Editor Interviews

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Read all the editors' answers to Duotrope's interview question: What sets your publication apart from others that publish similar material? Learn more.

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Here is a small sampling from our recent Editor Interviews. We have interviewed over 1,775 editors.

Q: What sets your publication apart from others that publish similar material?

A: The scope and range of styles. The persistently high quality of the writing. The intellectual ambition of the reviews and intellectual culture.

A: In addition to poetry and fiction, we also publish a wide variety of artists, photographers, models and musicians. Content-wise, there's not much we shy away from.

A: We have a very distinct focus on optimistic stories, Utopian stories. We publish stories which focus on hope, that give us a future we really can't wait to dive into and live in and make a reality. And in a world saturated with dystopia, with post-apocolyptic, I think it's very important that hope and positivity stay alive. That's the focus of our magazine. I think it's more then possible to have conflict, drama, and positivity all in the same story.

A: We commission a bespoke illustration for each story.

A: We publish creative work that glorifies God either directly by topic, or simply by
the beauty of its expression. Submissions don't have to be specifically about God
(though they certainly can be). Works that express joy, grief, works about nature,
suffering, searching are all welcome, but we look for that spark of hope that reminds
us, and others, that God is and that He cares.

A: We at Aromatica Poetica believe that a tad bit too much attention has been paid to the representation of the visual in literature in particular, as well as more generally in the arts and sciences. Our culture’s ocularcentric tendencies limit our vocabulary and our minds. Thus, we seek to uplift the oft-neglected senses of smell and taste, and promote unconventional sensory experiences.
As a blind person and the founding editor, I like to publish historically under-represented voices. We are not a magazine for or about blind people, but we do strive to promote alternative perspectives and to create a space where we can converse on shared experiences and aesthetics.
The submissions of fiction, nonfiction and poetry we’ve published thus far demonstrate how smell and taste provide rich fodder for writing with beauty, clarity, humor, and emotional and intellectual heft.

A: We only publish two issues a year. Each issue includes ten poets and ten artists. We place poems in conversation with visual art. We want poems and art that have something to say to our readers and to the rest of the work in the issue.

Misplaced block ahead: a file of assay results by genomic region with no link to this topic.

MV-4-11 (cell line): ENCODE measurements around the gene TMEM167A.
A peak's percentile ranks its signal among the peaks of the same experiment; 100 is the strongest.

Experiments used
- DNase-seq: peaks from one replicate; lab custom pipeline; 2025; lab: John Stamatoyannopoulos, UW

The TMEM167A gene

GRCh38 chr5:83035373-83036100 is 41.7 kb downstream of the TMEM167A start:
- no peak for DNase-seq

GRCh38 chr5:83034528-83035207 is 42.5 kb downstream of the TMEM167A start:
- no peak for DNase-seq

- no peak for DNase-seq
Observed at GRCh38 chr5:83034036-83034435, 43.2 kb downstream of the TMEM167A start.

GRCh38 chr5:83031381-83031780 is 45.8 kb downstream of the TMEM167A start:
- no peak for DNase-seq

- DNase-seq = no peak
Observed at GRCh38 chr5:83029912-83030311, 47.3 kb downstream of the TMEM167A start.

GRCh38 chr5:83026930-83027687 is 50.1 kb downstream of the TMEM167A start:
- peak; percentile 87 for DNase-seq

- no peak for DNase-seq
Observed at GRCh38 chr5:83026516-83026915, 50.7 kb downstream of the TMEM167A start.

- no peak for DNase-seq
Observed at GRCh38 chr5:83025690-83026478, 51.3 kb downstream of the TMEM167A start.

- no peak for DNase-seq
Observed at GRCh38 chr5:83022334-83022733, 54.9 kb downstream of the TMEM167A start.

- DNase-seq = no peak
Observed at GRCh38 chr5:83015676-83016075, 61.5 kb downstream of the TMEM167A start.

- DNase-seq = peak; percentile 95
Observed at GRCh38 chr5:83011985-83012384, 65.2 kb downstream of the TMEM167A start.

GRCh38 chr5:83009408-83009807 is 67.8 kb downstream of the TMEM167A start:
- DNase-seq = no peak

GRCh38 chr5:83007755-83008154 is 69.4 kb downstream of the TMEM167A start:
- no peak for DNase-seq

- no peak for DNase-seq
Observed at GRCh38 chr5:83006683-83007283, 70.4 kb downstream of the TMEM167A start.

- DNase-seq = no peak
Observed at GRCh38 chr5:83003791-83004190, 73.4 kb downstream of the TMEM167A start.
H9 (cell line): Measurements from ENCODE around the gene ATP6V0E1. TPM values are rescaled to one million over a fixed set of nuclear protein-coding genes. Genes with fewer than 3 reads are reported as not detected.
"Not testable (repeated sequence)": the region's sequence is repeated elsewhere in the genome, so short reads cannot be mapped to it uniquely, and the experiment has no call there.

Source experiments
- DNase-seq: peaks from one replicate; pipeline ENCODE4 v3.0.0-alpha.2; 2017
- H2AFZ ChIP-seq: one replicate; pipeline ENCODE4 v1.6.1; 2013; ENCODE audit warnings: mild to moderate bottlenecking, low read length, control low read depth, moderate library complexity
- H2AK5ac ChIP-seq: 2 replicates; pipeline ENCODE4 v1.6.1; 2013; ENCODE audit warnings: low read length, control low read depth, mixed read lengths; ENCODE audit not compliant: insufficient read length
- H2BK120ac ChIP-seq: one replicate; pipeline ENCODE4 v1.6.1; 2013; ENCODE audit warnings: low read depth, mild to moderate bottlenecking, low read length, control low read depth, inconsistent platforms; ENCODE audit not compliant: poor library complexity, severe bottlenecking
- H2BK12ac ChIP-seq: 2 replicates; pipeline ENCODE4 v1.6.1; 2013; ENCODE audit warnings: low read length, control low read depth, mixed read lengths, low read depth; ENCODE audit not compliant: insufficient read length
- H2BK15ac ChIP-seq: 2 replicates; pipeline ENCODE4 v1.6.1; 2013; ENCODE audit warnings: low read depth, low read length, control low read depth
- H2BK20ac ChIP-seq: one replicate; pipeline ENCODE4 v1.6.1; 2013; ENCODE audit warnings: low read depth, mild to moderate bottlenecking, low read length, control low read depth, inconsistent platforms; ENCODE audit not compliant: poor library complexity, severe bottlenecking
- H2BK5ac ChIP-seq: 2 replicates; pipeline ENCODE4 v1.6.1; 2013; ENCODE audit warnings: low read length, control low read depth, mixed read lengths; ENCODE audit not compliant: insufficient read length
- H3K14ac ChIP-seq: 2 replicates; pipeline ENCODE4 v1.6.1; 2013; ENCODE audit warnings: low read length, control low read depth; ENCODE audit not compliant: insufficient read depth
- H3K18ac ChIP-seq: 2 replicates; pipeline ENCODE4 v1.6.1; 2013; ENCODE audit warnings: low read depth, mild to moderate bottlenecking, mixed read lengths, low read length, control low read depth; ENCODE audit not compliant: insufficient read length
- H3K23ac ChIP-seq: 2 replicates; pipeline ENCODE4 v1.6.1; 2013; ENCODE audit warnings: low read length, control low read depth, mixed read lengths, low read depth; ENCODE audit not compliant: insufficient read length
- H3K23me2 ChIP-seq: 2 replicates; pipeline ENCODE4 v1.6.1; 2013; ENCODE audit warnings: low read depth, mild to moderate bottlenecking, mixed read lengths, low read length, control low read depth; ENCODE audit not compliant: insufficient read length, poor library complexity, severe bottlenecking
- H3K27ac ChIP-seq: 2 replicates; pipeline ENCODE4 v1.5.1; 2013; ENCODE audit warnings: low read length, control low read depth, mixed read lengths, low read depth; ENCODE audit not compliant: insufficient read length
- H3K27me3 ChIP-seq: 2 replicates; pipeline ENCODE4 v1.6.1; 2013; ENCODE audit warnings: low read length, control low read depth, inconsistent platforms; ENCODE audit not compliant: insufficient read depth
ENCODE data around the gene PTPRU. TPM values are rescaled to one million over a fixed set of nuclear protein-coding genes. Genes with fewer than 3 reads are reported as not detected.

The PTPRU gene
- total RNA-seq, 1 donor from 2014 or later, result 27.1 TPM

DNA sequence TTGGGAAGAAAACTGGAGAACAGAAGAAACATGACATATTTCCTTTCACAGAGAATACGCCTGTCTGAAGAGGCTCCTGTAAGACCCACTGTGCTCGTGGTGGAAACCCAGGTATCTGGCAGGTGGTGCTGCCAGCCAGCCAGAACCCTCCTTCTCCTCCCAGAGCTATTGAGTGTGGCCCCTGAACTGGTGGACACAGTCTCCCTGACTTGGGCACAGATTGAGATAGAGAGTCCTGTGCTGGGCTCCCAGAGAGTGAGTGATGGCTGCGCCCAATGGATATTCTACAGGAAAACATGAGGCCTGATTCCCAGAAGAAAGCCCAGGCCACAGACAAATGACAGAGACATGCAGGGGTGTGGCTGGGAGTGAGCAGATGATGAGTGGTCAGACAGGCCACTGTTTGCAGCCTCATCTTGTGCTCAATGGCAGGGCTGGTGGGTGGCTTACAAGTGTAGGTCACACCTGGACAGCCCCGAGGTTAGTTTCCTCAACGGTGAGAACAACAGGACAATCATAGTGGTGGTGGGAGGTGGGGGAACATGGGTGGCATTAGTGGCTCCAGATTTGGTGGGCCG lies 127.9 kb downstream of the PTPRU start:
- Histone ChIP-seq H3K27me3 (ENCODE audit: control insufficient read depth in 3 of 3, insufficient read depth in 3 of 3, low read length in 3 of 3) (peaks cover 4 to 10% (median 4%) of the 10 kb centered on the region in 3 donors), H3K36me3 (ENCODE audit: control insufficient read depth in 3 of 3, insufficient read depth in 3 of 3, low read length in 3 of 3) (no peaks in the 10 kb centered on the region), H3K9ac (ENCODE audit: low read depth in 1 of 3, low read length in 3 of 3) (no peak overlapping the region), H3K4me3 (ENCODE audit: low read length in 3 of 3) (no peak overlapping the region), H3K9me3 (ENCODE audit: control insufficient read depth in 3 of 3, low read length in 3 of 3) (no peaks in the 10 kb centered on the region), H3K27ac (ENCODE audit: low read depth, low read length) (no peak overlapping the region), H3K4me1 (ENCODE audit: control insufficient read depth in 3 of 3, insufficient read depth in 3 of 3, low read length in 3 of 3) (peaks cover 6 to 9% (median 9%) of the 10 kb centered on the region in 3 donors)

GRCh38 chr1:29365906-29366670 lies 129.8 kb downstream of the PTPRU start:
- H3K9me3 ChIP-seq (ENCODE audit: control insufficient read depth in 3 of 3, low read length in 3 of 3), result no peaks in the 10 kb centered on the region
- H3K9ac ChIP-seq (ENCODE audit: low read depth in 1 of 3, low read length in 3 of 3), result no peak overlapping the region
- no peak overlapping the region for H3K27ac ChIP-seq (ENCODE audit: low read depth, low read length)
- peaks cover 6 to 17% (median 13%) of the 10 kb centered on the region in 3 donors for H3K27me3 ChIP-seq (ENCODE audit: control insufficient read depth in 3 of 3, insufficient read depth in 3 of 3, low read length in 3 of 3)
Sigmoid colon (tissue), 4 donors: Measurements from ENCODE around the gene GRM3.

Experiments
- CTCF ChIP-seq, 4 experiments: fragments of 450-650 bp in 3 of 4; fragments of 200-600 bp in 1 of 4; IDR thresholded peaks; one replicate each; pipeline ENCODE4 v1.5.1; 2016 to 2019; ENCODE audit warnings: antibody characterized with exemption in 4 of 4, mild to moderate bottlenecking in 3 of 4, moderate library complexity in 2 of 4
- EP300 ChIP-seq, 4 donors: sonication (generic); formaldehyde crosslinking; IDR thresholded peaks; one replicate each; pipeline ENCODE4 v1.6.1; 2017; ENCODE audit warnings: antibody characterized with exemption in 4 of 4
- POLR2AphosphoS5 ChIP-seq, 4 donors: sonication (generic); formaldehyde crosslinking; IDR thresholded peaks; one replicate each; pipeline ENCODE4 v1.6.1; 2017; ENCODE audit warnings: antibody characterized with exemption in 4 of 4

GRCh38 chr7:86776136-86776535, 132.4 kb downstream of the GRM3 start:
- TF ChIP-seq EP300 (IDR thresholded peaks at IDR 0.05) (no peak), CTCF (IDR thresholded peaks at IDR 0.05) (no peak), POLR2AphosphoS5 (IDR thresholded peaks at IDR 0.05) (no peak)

A: Two things. Firstly, the fact that each issue is centred around a stimulus (e.g. a painting, a comic strip, an excerpt) is quite unique and it is always interesting to see how different people use different ideas and genres to approach this common basis. Secondly, we invite our contributors to experiment, and as such, our archive is a melting pot of styles and genres, featuring from Noh theatre performance to comics, from photo-essays to original compositions, along with more conventional, but equally intriguing pieces of prose and verse.

A: Cascadia Magazine is about crossing borders. We publish work focusing not on a particular state, but a culture that developed in our specific bioregion, including Oregon, Washington, Idaho, British Columbia, and the Alaskan panhandle. We’re also the only publication in the region with an equal focus on journalism, literature, and visual art, and with a commitment to pay all of our contributors without exception.

A: Since we are such a small publishing venture (just the two editors), I think we try to be a lot more transparent about what's going on. It means that sometimes we might get a little overwhelmed and experience some delays, but we try to be open with our contributors about why this is happening. We want to make sure everyone involved knows what's going on.

A: There is no one who publishes similar material that we are aware of, although, from TV, Star Trek: TNG comes closest.
We find the writer's that we are most excited about are the writer's who find the website (and listen to the podcast,) and craft a story geared towards the thing we do. If you have a story you previously wrote you are shopping around, it's tough to get a foot in the door with us. It's possible, but it's tough. Most of the people we publish have a background in philosophy, economics, or political theory and just happen to also be writers.

A: Nostos, our literary journal, is intended to be a sensory experience that contributes to the emotional experience. It is a balance of poetry, short fiction, and art all considering a theme, but it is its tactile richness, its typographical refinement, its visual accessibility that makes it, while not "unique," certainly, a full and rare experience.